US 4084893 A
A control system is described for automatically setting the exposure of a motion picture camera. The circuits shown include, as basic elements, a photoresponsive device, an amplifier connected thereto, and a stepping motor for actuating the diaphragm of the camera.
1. An electronic exposure control circuit for motion picture cameras, comprising a photosensitive element, an amplifier connected thereto, a stepping motor for step-wise setting the diaphragm of said camera, a reference voltage source, a voltage comparator having a pair of input terminals, one of said terminals being connected to the output of said amplifier, and the other of said inputs receiving said reference voltage, said comparator having logic outputs responsive of the polarity and of the magnitude of the voltage difference at the inputs, respectively, further comprising a bi-directional counter having an input for setting the counter into the forward or reverse mode of counting, which input is coupled to the output of the comparator which is responsive to the polarity, a clock generator, the output of which is coupled to the input of said counter and a start-stop input of the clock generator being coupled to that logic output of the comparator which is responsive to the magnitude, and a decoder interposed between the outputs of said counter and the stepping motor.
2. An exposure control circuit in accordance with claim 1, wherein said comparator comprises a pair of Schmitt triggers which are operable by positive and negative voltage pulses, respectively.
3. An exposure control circuit as claimed in claim 1, wherein the amplifier includes a low pass filter for suppressing the ripple voltage produced by the revolving shutter of the motion picture camera.
4. An electronic exposure control circuit for motion picture cameras, comprising a photosensitive element, an amplifier connected thereto, a stepping motor for step-wise setting the diaphragm of said camera, reference voltage source, a voltage comparator having a pair of input terminals, one of said terminals being connected to the output of said amplifier, and the other of said inputs receiving said reference voltage, said comparator having logic outputs, each responsive to the polarity and to the magnitude of the voltage difference at the inputs, a pair of clock generators, each of said clock generators being coupled to and individually controlled by a coordinated output of said comparator, and a decoder interposed between the output terminals of said clock generators and the input terminals of said stepping motor.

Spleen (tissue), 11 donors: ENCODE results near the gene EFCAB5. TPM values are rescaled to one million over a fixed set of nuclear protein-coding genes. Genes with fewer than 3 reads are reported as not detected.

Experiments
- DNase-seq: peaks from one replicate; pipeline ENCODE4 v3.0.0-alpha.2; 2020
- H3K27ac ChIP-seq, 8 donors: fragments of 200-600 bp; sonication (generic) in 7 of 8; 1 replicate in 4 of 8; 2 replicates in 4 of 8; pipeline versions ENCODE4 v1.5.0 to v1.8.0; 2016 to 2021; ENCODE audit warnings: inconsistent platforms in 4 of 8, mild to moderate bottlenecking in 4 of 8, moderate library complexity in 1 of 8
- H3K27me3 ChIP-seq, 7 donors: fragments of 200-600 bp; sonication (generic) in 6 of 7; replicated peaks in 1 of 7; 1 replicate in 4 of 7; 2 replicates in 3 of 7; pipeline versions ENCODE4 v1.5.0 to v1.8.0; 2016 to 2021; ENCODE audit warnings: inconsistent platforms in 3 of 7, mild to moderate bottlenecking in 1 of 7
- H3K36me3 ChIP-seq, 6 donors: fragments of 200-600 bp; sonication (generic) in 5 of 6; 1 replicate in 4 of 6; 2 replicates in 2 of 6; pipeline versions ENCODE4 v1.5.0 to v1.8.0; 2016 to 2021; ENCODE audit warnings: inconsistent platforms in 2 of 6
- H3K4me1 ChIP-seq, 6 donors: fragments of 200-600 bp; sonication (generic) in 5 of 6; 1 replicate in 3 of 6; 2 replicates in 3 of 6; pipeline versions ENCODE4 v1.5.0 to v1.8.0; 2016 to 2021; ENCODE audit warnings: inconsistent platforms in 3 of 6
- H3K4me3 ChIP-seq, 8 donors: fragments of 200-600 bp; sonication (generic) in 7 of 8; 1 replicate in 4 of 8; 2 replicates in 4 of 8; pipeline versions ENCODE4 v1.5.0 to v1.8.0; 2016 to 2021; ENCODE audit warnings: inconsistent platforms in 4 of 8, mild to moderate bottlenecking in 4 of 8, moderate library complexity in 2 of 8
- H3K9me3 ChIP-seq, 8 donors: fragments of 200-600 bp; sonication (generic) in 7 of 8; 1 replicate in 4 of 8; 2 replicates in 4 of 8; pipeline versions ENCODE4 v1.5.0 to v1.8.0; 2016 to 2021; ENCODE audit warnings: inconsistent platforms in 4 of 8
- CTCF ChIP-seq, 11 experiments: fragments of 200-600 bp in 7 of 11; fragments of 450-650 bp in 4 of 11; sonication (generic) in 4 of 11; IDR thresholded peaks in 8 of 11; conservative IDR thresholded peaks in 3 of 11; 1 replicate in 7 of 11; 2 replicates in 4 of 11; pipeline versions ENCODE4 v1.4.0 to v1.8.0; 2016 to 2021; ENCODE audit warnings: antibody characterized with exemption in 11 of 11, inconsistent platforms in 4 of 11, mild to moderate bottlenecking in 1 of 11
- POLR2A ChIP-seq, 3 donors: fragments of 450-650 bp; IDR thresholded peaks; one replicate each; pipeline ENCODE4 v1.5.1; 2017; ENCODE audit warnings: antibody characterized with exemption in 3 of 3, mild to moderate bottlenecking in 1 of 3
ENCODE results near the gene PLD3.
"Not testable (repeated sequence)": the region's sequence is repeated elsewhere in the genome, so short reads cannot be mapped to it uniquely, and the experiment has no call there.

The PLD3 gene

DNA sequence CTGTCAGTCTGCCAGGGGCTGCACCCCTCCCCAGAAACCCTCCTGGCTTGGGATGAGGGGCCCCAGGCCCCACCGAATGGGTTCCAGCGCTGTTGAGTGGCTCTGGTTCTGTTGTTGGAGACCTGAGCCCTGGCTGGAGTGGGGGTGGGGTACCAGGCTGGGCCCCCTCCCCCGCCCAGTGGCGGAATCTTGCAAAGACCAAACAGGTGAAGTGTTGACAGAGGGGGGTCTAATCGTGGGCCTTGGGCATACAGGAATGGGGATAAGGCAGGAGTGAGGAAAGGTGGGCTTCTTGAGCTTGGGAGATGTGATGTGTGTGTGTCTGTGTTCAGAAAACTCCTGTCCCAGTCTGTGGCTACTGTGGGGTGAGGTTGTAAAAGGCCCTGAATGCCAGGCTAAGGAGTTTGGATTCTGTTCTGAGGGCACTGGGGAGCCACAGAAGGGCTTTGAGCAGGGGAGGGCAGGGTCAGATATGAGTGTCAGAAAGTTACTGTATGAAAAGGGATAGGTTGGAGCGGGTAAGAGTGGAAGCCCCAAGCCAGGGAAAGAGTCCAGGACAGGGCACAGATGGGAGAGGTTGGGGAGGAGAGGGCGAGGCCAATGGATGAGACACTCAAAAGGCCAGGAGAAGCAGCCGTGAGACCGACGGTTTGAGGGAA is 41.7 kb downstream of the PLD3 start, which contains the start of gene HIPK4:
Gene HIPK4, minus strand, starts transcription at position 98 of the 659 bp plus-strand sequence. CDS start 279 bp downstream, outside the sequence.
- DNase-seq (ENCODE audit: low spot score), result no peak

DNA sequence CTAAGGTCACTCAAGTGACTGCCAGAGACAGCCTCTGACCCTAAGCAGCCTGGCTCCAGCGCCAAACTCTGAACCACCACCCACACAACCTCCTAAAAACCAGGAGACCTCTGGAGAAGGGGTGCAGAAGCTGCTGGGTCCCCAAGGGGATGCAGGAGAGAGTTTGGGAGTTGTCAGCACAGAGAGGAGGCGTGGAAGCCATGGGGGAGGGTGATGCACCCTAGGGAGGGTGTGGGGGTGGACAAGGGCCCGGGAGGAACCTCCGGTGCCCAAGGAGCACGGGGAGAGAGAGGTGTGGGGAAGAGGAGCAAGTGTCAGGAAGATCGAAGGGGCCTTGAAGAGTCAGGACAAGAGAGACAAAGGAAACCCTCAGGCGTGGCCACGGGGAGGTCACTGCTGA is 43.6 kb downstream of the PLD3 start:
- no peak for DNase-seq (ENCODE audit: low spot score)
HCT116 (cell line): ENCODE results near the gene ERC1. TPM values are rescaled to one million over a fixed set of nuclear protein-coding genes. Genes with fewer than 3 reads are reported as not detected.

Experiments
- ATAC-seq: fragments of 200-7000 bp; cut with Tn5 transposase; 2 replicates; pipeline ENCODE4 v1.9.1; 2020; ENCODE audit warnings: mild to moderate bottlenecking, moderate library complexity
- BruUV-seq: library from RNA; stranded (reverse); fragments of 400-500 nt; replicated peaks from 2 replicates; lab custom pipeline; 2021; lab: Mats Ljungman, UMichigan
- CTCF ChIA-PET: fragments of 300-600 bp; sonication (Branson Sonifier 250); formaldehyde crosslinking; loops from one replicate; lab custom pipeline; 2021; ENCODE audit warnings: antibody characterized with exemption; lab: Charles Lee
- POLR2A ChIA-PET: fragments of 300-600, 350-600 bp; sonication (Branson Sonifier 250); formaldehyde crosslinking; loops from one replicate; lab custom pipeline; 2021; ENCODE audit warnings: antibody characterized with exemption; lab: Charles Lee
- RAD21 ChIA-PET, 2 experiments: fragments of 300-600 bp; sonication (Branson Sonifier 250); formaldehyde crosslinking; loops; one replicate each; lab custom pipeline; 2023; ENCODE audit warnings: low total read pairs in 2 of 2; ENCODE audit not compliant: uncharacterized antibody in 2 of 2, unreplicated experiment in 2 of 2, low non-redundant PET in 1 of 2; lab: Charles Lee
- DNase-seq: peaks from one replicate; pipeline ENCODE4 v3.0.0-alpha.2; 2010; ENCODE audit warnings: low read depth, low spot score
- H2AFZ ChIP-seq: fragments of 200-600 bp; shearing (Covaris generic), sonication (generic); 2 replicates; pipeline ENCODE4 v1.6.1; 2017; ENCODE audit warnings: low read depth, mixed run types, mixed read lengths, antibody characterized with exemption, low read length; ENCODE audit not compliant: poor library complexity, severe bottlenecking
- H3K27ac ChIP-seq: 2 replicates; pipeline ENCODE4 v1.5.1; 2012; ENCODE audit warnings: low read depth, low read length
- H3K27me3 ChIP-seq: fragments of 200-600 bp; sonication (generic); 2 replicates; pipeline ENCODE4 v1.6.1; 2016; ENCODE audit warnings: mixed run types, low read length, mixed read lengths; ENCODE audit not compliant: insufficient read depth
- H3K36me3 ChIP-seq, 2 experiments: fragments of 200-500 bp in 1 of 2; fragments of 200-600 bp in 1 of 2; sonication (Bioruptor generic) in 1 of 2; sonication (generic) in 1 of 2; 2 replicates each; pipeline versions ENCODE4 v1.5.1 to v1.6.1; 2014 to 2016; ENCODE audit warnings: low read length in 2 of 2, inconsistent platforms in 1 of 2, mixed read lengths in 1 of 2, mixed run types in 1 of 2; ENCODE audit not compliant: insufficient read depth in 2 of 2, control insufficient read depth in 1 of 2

It is the primary object of the invention to provide an exposure control of the type which is stable in operation, maintains synchronization and has consistency in selected setting as well as in its response threshold.
The above object is attained in such manner that the output of the amplifier connects, on the one hand, to a reference voltage source and, on the other hand, to the input of a comparator which, depending upon the polarity and the magnitude of the potential difference, assumes various logic conditions. There is a circuit for driving a stepping motor which contains at least one sequence impulse generator driven from the comparator. In reality such exposure control works on a digital basis. The setting time of the diaphragm between F 1.8 and F 22 can be achieved in less than half a second so that the exposure regulator is practically free from inertia. Despite the rapid setting time, there are no instabilities. Particularly, no oscillation will take place, and no loss of synchronization occurs over the entire control range.
In accordance with a certain embodiment, the drive circuit contains two sequence impulse generators, the inputs of which are connected to the comparators. In this manner, the generators are controlled by the logic condition of the comparator. Such an exposure control is relatively simple to build and requires the use of only standard components. The comparator may preferably be constructed by the use of two Schmitt triggers which are controlled by positive and negative pulses, respectively.
In accordance with another embodiment, the driving arrangement includes a forward and reverse counter which is coupled to the stepping motor over a decoder circuit. The forward and reverse counting inputs thereof are connected directly to the comparator, and the input thereof, representing the count setting, connects to the output of the sequence impulse generator.
In accordance with a further modification, the reference voltage source is equipped with a switching arrangement for setting the picture frequency, the type of film, and the film sensitivity.
In the same manner, the amplifier may have switching means for setting the picture frequency, the type of film, or the sensitivity thereof. Naturally, the setting in this arrangement requires no adjustment of the reference voltage.